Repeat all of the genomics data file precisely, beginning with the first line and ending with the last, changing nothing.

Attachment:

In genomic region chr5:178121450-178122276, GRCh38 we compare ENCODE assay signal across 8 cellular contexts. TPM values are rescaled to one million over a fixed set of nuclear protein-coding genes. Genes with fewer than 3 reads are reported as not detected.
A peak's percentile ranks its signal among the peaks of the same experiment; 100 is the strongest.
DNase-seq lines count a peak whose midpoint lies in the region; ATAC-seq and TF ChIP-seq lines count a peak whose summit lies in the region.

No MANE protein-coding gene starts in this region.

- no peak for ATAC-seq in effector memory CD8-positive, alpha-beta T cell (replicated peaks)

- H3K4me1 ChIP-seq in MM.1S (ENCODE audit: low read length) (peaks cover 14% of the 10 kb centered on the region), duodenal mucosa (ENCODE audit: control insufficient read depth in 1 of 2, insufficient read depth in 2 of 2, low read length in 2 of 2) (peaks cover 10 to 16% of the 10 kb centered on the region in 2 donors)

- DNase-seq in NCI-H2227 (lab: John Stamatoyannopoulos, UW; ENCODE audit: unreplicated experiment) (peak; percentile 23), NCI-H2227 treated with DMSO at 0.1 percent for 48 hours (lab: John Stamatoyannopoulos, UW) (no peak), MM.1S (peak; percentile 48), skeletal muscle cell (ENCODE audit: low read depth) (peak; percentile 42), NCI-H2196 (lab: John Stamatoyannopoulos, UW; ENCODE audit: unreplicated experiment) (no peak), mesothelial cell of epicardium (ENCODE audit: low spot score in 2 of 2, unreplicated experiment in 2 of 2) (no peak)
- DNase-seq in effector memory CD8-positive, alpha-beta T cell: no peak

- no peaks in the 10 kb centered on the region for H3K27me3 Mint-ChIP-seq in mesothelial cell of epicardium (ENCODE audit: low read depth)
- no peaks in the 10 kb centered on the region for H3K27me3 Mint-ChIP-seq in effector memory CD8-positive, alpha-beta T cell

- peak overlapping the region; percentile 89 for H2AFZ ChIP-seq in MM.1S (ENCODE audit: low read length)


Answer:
In genomic region chr5:178121450-178122276, GRCh38 we compare ENCODE assay signal across 8 cellular contexts. TPM values are rescaled to one million over a fixed set of nuclear protein-coding genes. Genes with fewer than 3 reads are reported as not detected.
A peak's percentile ranks its signal among the peaks of the same experiment; 100 is the strongest.
DNase-seq lines count a peak whose midpoint lies in the region; ATAC-seq and TF ChIP-seq lines count a peak whose summit lies in the region.

No MANE protein-coding gene starts in this region.

- no peak for ATAC-seq in effector memory CD8-positive, alpha-beta T cell (replicated peaks)

- H3K4me1 ChIP-seq in MM.1S (ENCODE audit: low read length) (peaks cover 14% of the 10 kb centered on the region), duodenal mucosa (ENCODE audit: control insufficient read depth in 1 of 2, insufficient read depth in 2 of 2, low read length in 2 of 2) (peaks cover 10 to 16% of the 10 kb centered on the region in 2 donors)

- DNase-seq in NCI-H2227 (lab: John Stamatoyannopoulos, UW; ENCODE audit: unreplicated experiment) (peak; percentile 23), NCI-H2227 treated with DMSO at 0.1 percent for 48 hours (lab: John Stamatoyannopoulos, UW) (no peak), MM.1S (peak; percentile 48), skeletal muscle cell (ENCODE audit: low read depth) (peak; percentile 42), NCI-H2196 (lab: John Stamatoyannopoulos, UW; ENCODE audit: unreplicated experiment) (no peak), mesothelial cell of epicardium (ENCODE audit: low spot score in 2 of 2, unreplicated experiment in 2 of 2) (no peak)
- DNase-seq in effector memory CD8-positive, alpha-beta T cell: no peak

- no peaks in the 10 kb centered on the region for H3K27me3 Mint-ChIP-seq in mesothelial cell of epicardium (ENCODE audit: low read depth)
- no peaks in the 10 kb centered on the region for H3K27me3 Mint-ChIP-seq in effector memory CD8-positive, alpha-beta T cell

- peak overlapping the region; percentile 89 for H2AFZ ChIP-seq in MM.1S (ENCODE audit: low read length)